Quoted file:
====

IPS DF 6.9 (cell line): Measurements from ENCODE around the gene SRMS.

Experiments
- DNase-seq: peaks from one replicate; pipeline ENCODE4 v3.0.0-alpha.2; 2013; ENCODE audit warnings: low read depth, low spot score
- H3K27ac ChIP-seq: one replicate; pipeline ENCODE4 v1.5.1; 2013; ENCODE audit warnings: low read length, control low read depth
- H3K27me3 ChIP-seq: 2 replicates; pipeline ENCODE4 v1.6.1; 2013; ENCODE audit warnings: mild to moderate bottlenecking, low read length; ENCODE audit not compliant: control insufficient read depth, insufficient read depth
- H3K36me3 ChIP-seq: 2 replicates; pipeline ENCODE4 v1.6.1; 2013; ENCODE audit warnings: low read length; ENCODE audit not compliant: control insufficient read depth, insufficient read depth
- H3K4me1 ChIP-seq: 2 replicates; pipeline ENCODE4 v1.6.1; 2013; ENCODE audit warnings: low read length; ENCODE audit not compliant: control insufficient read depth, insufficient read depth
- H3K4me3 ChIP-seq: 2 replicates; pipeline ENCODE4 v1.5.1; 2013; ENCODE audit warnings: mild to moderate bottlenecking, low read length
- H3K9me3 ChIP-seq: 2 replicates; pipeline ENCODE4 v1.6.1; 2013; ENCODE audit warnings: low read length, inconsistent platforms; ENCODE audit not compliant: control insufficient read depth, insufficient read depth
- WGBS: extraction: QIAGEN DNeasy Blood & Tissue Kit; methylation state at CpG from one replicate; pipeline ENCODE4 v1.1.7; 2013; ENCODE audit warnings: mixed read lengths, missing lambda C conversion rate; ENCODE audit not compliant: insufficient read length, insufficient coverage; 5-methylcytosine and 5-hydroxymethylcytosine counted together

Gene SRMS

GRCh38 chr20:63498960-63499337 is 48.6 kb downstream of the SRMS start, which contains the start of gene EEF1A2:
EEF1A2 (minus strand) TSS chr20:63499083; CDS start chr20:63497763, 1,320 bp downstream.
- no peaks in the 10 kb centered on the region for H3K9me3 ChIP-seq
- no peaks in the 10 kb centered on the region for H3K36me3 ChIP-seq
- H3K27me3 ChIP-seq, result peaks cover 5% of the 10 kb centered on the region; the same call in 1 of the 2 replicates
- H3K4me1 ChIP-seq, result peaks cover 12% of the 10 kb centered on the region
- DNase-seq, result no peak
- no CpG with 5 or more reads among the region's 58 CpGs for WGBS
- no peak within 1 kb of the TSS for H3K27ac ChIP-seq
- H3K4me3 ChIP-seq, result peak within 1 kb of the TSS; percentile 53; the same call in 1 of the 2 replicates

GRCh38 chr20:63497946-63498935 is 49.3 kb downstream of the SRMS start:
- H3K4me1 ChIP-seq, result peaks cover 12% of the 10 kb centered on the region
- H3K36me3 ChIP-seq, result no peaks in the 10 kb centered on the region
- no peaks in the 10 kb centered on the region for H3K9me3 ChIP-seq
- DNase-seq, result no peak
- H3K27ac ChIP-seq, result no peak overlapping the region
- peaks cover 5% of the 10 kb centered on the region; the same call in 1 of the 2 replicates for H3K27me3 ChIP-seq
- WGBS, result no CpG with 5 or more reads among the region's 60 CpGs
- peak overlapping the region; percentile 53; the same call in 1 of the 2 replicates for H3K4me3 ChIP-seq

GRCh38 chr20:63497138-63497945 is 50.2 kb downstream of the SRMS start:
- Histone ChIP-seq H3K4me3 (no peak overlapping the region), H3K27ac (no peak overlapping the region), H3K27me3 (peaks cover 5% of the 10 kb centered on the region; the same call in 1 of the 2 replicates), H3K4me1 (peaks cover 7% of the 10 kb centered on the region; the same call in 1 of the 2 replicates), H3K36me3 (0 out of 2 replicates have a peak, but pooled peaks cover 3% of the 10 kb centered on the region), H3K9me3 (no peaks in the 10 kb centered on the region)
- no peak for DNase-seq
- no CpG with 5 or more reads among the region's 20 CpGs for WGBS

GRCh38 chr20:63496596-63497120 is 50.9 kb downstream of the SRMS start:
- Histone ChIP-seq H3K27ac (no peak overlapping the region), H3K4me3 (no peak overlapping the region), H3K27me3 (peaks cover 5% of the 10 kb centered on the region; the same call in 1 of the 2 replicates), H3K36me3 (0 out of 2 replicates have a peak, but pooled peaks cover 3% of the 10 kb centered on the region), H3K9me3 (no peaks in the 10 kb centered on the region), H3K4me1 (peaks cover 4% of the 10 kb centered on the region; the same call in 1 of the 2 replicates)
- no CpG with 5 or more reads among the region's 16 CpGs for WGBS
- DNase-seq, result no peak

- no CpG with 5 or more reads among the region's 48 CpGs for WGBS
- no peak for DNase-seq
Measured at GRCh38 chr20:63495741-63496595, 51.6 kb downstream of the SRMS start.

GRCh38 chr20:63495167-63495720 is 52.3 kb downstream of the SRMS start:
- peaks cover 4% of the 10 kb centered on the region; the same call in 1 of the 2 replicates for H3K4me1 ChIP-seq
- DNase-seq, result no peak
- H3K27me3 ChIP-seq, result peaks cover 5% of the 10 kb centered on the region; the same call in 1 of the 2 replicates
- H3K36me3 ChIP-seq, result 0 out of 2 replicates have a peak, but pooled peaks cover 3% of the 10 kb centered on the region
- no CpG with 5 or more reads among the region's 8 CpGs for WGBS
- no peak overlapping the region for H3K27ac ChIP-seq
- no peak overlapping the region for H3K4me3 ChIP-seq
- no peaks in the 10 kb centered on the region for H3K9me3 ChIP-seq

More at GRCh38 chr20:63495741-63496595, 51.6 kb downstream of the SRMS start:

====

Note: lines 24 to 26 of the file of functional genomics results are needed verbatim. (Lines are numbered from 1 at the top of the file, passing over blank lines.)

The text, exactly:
- H3K36me3 ChIP-seq, result no peaks in the 10 kb centered on the region
- no peaks in the 10 kb centered on the region for H3K9me3 ChIP-seq
- DNase-seq, result no peak